I’m writing about something I didn’t want to write about: My trouble adapting to motherhood or rather, my trouble adapting to a life that is family—rather than career—oriented. I’ve decided to write about it because, let’s face it, I can’t focus on anything else these days. 

Maybe I could write more often if I weren’t so worried about producing stellar writing, if I hadn’t been “tainted” by the successes of a career, a master’s degree or published writing. A friend recently talked about how sometimes a bit of “fame”, such as being freshly published (which success I’ve also had), can hamper a writer’s voice. I wonder how much this has happened to me.

Sam and I in one of the most common sights at my house lately.

Ever since I became intent on publishing my memoir (which is maddeningly dormant right now), compounded with a growing blog following (especially after I was freshly published), my writing process has slowed down. I want my posts to be witty, clever, well thought-out and worth reading. When I began blogging, I told myself I didn’t just want to move my diary online. I tried not to spill my unfettered guts on the blog without first framing them in some (hopefully) amusing or enlightening way, or at least trying to make a larger application for my readers.

Blogging is tough these days because all I can seem to write about are those very mundane things comprising new motherhood: Feeding troubles, sleeping woes, baby blues. And by the time I get a free moment to write, I don’t have energy to be clever about them. Do I feel these topics are too pedestrian to write about? Do I feel they are beneath me? Um, a little.

Before this stage of my life, I prided myself on having more to talk about than just my family. Than just kids.

I smirked (inwardly) at women who had nothing to boast of but children. Prided myself on my multiple degrees and teaching career.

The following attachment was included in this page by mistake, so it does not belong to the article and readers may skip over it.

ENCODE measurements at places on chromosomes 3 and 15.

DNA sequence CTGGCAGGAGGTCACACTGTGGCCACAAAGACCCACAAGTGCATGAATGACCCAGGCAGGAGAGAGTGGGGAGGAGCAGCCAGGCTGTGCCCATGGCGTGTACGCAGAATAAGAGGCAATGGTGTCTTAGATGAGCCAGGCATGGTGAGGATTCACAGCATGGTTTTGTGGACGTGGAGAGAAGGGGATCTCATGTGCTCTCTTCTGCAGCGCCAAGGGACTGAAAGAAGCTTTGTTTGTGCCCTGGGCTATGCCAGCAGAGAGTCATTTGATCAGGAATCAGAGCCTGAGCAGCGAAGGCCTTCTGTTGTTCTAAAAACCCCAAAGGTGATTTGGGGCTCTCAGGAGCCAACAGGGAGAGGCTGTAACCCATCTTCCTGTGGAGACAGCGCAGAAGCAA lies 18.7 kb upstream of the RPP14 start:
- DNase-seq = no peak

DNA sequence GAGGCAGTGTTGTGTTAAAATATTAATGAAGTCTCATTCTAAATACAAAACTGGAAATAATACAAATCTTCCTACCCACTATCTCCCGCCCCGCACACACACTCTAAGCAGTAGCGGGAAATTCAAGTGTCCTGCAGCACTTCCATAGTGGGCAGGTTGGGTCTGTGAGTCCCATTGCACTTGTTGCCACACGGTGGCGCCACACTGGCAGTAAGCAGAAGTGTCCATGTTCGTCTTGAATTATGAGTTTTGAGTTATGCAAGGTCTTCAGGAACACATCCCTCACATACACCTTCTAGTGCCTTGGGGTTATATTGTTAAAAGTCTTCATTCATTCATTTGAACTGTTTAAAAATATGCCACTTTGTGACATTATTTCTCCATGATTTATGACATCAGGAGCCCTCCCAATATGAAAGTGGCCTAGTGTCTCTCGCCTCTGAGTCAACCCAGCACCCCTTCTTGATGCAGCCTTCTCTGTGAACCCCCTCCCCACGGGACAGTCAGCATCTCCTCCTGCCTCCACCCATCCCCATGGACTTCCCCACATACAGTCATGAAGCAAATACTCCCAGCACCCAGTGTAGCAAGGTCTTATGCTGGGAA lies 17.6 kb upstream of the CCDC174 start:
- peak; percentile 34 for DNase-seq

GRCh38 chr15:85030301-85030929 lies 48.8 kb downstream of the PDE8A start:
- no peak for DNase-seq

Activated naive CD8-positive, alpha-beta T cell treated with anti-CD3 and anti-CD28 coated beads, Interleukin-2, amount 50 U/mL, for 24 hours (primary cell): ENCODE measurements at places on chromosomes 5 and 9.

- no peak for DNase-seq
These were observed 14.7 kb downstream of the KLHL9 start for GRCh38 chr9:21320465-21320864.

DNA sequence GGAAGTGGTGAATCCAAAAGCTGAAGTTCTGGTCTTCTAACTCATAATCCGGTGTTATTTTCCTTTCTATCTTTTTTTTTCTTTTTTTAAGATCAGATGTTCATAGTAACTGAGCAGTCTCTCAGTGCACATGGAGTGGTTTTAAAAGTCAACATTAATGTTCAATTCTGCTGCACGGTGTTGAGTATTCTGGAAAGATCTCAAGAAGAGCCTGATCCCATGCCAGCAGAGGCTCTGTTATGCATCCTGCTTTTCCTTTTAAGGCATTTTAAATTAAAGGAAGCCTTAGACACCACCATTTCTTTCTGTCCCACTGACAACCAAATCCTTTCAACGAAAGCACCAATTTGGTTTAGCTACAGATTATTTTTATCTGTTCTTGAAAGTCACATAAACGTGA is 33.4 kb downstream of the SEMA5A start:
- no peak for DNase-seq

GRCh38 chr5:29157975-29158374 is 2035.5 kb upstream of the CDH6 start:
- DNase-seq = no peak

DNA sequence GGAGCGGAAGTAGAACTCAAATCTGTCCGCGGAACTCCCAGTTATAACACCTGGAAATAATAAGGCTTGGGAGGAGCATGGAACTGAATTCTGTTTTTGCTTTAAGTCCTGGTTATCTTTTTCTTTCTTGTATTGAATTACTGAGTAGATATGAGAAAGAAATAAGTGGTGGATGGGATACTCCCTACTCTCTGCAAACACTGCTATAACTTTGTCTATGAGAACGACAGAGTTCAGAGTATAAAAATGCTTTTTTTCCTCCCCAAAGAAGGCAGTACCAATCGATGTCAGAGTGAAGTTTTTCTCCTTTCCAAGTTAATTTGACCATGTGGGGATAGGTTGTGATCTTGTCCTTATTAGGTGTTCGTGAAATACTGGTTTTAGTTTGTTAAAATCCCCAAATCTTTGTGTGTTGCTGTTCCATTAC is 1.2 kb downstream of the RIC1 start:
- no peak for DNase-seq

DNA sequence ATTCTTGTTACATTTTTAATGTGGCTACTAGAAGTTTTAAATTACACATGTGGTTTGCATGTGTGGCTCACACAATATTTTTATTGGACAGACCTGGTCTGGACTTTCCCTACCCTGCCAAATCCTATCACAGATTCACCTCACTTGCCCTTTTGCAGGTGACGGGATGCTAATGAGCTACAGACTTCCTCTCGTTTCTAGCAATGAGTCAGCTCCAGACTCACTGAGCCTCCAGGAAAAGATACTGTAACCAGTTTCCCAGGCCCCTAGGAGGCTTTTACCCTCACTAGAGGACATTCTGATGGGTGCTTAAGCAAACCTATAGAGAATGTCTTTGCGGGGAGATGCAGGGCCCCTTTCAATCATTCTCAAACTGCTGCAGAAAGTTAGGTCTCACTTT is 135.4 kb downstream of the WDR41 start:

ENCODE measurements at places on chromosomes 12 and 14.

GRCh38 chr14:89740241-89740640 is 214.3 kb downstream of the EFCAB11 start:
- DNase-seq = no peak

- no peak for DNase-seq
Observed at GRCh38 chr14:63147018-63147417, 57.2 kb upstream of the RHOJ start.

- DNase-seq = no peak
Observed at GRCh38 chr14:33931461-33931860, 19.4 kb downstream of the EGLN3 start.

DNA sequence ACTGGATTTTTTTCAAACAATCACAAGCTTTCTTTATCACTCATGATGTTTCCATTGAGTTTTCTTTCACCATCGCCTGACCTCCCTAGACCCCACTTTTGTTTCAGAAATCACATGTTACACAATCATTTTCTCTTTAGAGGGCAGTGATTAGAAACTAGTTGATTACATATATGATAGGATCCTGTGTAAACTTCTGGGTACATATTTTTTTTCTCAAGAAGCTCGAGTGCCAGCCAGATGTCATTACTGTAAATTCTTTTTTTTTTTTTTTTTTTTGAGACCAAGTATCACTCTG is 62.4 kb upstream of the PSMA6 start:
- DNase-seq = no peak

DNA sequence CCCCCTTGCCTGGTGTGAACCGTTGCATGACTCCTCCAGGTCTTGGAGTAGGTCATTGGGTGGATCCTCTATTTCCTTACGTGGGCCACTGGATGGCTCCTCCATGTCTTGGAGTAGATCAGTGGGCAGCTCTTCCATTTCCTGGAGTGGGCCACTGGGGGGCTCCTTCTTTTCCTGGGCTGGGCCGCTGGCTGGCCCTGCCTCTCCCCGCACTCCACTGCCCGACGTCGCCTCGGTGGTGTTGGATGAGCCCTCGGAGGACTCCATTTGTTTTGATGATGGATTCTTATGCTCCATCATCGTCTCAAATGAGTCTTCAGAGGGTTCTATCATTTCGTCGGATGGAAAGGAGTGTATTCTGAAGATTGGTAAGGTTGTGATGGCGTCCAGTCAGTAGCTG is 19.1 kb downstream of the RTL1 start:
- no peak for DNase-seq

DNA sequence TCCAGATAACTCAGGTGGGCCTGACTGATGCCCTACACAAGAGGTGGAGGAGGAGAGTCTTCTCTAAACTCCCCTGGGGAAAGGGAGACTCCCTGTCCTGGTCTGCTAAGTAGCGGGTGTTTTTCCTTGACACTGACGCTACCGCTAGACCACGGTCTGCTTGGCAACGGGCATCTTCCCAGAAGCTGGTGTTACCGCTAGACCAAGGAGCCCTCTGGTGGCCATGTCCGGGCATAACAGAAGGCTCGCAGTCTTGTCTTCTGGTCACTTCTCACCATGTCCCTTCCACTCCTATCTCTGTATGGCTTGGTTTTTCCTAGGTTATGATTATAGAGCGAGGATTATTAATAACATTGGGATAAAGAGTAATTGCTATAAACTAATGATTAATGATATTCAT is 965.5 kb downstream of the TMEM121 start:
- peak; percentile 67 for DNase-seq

But you know what? Not having kids, not having those “pedestrian” goings-on in my life, made it hard to talk to people. And graduate school made it even harder to swim in casual conversation with non-graduate students. I found myself biting my tongue—I didn’t want to sound too nerdy. I fear I’ve often failed.

Now, my tendency to over-intellectualise has crossed over into motherhood. Whenever I discuss baby Sam with my sisters-in-law, one of my three mothers or my girlfriends, I find myself saying things like, “Well, I read that babies should start to smile in the second month,” or, “According to my parenting books . . . ” or “In my reading I discovered that . . . ”

When I hear myself saying such things, I am appalled. Motherhood is not an academic subject to be learned through books. And yet, that’s how I’ve approached it.

Yes, I confess: Despite successes in a career, in graduate school, in writing, I find myself hopelessly fumbling with motherhood. I wish someone would give me a manual to study with clear-cut answers. But there is no such manual to be found. As I’ve been telling everyone who asks how it’s going, “This is the toughest job I’ve ever had.”

To those ladies I judged for having nothing to boast of but children, I apologise. I was wrong to judge you. Of course, it’s not the physical “having” of children that makes you awesome; it’s the adept raising of them. So far, I’m not adept. As for my strengths, those seem pretty weak right now, too.

Here is one of the ways I’m trying to regain productivity in my life. So far, it’s not working.

Just now, in fact, I’m fighting the urge to apologise for this incoherent and badly-organised article . . . but it occurs to me that maybe an incoherent and badly-organised article is another way, in addition to motherhood, that I can relate to my audience. Everyone goes through periods of uncomfortable growth and change—and this is one of mine.

Maybe I could write more often if I let go of some of my impossible standards. Maybe I would find that readers even appreciate my unfettered thoughts. Maybe I will start to write regular posts on my blog again (albeit bad and incoherent ones), and let you share this uncomfortable journey with me. Maybe we can all learn something new in the process. At the very least, we can laugh together . . . once I figure out how not to take myself so seriously.

This article first appeared on Lindsey’s blog. Used with permission.


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